Permanent vs. Temporary Tax Cuts

As a general rule of thumb, always be skeptical when someone advocates a temporary tax cut. Economic theory states that permanent tax cuts are much more effective than temporary tax cuts. Milton Friedman's consumption hyptothesis states, and has ample evidence to support it, that transitory changes in tax rates have little impact on current fiscal decisions.

With this in mind, I want to fisk one critique from Jonathan Chait. He remarks that:

The first is that, in some cases, you actually get more bang for your buck in the short term with a temporary tax cut than with a permanent one. The most obvious example is a tax cut designed to stimulate business spending. If this tax cut were permanent, then businesses wouldn't bother altering the timing of their spending, since it would make no difference, from a tax standpoint, whether they spent the money now or later. It's only if the tax cut expired in, say, a year that they'd have to move quickly to get their benefits.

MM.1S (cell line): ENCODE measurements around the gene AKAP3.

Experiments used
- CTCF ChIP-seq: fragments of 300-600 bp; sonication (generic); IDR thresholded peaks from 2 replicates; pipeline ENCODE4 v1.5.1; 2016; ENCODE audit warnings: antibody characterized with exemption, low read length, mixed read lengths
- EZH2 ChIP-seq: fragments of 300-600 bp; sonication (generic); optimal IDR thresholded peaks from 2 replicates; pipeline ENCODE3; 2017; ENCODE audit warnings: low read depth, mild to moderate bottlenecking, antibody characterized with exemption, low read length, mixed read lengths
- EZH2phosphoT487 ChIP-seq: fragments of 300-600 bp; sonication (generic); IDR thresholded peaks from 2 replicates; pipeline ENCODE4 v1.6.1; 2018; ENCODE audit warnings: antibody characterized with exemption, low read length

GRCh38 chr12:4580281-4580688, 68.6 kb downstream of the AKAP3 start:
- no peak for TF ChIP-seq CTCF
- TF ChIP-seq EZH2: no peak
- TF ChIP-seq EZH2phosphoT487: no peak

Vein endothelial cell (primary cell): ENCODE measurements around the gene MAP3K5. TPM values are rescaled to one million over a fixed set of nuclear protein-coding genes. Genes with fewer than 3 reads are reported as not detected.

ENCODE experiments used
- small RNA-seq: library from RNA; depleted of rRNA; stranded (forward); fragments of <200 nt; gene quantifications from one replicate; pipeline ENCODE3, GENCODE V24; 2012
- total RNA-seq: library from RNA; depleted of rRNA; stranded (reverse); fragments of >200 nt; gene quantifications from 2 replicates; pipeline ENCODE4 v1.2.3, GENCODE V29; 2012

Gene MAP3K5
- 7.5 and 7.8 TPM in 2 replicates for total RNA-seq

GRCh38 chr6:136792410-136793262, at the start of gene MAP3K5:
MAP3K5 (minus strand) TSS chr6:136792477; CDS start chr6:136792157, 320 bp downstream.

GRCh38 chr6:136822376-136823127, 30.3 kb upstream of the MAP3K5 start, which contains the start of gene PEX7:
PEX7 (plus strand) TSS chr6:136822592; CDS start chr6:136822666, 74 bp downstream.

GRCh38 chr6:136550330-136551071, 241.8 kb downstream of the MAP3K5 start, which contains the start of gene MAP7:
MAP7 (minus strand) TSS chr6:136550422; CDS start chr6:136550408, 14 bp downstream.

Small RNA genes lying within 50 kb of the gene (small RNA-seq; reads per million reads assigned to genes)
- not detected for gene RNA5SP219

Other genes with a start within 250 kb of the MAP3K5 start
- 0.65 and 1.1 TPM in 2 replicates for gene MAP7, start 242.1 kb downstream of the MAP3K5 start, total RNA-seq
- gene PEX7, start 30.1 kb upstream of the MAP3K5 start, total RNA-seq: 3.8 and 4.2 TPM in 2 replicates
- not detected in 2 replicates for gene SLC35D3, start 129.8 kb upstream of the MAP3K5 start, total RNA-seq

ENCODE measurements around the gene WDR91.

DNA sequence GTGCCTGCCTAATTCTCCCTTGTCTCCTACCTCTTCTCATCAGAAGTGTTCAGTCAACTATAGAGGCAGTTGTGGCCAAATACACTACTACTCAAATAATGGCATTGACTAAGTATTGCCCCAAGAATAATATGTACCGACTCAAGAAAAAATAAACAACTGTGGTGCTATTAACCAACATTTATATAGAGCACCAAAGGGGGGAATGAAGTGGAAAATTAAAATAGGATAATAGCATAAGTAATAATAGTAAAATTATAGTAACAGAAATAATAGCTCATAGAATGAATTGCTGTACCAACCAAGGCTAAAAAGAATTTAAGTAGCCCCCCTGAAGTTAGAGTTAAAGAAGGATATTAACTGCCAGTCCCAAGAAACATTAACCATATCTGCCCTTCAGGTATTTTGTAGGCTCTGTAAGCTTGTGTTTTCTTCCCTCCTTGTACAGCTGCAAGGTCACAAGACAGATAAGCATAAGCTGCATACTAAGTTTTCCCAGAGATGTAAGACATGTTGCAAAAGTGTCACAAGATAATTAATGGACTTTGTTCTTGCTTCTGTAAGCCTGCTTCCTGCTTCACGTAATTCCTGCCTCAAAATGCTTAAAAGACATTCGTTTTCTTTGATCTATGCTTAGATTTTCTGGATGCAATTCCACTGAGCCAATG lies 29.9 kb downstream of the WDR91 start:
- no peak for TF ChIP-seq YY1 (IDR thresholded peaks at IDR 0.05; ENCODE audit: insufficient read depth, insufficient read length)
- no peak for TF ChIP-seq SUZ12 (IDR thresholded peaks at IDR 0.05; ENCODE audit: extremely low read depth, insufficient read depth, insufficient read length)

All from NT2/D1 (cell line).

Actually, that is not the case. As the American Enterprise Institute puts it:

Short-term investment tax breaks, in contrast, have little effect on decisions to undertake long-term investments, and often waste resources by benefiting investments that were already in the pipeline.

Perhaps the tax cut could have been skewed a bit more towards the middle class. But income taxes are so progressive that if any permanent cut in income taxes was to be undertaken, it was inevitably going to skew towards wealthy Americans.